A stock appreciation right is a contract between an employer and an employee that grants the employee the right to receive a payment tied to any increase in the value of employer’s stock. When granting a stock appreciation right, the employer does not grant the employee any shares of the employer’s stock. Instead, the employer grants the employee a right that tracks the value of a specified number of shares over a specified period of time. The employer designates a “grant price,” and the employee will have a right in the future to receive a payout equivalent to the difference between the market price of the stock and the grant price. If the value of the shares increases, the employee can exercise the stock appreciation right by requesting a payment equivalent to the increase in value of the shares. For example, if the employee has a stock appreciation right tied to 100 shares and the value of the shares increases by 50 cents per share, the employee may request a payment of $50. In some cases, the employer may let the employee elect to receive the payment in the form of $50 worth of the employer’s stock at current market value. Like stock options, a stock appreciation right typically has a vesting requirement and an expiration date. The employee may not exercise the stock appreciation right before it vests or after it expires. If the employee’s employment is terminated before the stock appreciation right vests, the employee normally forfeits the right.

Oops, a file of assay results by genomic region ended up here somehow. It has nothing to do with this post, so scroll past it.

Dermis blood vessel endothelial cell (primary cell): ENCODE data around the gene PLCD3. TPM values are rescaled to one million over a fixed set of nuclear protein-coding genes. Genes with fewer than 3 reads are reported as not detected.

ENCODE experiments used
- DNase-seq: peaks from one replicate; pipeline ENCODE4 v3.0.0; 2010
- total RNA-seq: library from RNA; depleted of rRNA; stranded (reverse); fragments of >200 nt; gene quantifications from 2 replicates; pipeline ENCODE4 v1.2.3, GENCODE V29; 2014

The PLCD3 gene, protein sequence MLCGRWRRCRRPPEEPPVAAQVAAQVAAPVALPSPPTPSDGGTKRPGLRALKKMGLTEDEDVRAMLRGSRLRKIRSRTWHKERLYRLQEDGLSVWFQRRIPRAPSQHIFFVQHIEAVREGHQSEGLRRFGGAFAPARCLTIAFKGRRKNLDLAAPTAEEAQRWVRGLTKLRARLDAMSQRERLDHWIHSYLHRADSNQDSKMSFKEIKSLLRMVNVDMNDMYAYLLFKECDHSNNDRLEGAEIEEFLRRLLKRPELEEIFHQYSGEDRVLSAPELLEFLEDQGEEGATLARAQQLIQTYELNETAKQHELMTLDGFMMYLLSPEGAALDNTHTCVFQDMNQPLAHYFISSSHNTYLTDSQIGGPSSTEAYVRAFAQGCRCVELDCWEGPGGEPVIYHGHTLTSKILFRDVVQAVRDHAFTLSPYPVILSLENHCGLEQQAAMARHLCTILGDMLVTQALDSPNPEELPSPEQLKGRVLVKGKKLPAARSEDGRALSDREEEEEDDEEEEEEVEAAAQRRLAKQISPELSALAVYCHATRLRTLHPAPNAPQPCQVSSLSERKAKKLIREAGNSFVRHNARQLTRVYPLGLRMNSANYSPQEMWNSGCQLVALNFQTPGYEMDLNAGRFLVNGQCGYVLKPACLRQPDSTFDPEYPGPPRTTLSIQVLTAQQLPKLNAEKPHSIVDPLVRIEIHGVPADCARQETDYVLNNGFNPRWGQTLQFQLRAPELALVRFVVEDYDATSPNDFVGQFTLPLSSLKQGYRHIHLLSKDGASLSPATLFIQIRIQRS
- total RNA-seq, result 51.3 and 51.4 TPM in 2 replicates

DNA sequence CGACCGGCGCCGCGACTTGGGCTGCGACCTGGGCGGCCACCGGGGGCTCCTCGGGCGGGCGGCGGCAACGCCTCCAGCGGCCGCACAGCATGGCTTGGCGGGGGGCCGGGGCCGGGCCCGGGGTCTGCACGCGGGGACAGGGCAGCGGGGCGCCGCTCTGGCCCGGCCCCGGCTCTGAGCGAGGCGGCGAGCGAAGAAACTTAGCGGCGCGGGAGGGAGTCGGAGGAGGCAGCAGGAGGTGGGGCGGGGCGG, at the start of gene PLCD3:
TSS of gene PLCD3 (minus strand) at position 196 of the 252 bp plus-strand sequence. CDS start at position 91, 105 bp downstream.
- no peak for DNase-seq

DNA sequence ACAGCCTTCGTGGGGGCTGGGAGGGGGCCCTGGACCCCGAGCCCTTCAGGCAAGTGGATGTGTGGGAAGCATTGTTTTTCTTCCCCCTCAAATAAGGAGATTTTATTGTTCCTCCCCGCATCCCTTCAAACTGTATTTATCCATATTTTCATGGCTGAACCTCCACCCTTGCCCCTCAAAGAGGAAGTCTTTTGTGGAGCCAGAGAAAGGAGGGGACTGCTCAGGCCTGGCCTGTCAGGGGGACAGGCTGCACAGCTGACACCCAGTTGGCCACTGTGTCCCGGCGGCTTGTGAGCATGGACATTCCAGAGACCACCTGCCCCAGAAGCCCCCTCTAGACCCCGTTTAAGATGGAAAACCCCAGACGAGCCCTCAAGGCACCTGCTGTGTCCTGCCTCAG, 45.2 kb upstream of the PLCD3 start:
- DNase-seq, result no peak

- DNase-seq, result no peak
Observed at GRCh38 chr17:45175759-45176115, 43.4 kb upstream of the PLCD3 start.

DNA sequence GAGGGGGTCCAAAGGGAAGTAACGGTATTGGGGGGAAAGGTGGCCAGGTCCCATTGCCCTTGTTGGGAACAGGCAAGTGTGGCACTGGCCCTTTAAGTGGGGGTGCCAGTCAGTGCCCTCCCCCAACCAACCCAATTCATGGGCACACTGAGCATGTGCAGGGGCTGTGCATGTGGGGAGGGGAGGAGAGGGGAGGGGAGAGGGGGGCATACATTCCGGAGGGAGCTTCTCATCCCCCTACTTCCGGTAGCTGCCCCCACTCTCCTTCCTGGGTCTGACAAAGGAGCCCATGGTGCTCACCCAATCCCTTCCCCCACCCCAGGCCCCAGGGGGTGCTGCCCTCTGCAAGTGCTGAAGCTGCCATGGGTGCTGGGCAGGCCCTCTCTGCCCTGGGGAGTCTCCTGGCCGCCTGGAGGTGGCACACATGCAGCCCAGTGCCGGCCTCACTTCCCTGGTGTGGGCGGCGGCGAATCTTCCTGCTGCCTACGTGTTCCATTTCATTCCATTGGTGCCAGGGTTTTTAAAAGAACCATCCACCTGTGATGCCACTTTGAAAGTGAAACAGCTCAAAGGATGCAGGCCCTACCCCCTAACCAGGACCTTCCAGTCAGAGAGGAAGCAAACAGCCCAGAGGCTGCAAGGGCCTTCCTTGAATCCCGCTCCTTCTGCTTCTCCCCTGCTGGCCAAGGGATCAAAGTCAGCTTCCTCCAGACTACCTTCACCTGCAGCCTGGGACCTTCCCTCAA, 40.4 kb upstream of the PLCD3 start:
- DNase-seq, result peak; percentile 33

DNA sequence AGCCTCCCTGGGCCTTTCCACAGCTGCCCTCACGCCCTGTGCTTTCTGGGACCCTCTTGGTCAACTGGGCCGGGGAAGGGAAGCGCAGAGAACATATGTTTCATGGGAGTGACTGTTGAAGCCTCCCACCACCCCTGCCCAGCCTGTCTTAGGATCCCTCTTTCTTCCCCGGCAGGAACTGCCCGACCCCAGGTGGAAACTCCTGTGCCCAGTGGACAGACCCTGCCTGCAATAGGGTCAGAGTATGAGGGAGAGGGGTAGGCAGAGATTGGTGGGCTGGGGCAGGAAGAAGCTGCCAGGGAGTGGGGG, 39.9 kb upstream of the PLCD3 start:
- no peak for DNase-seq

This guide is not intended to provide investment advice, and you should not rely on statements in this guide when making investment decisions.
Note: To return to the previous page, close this browser window.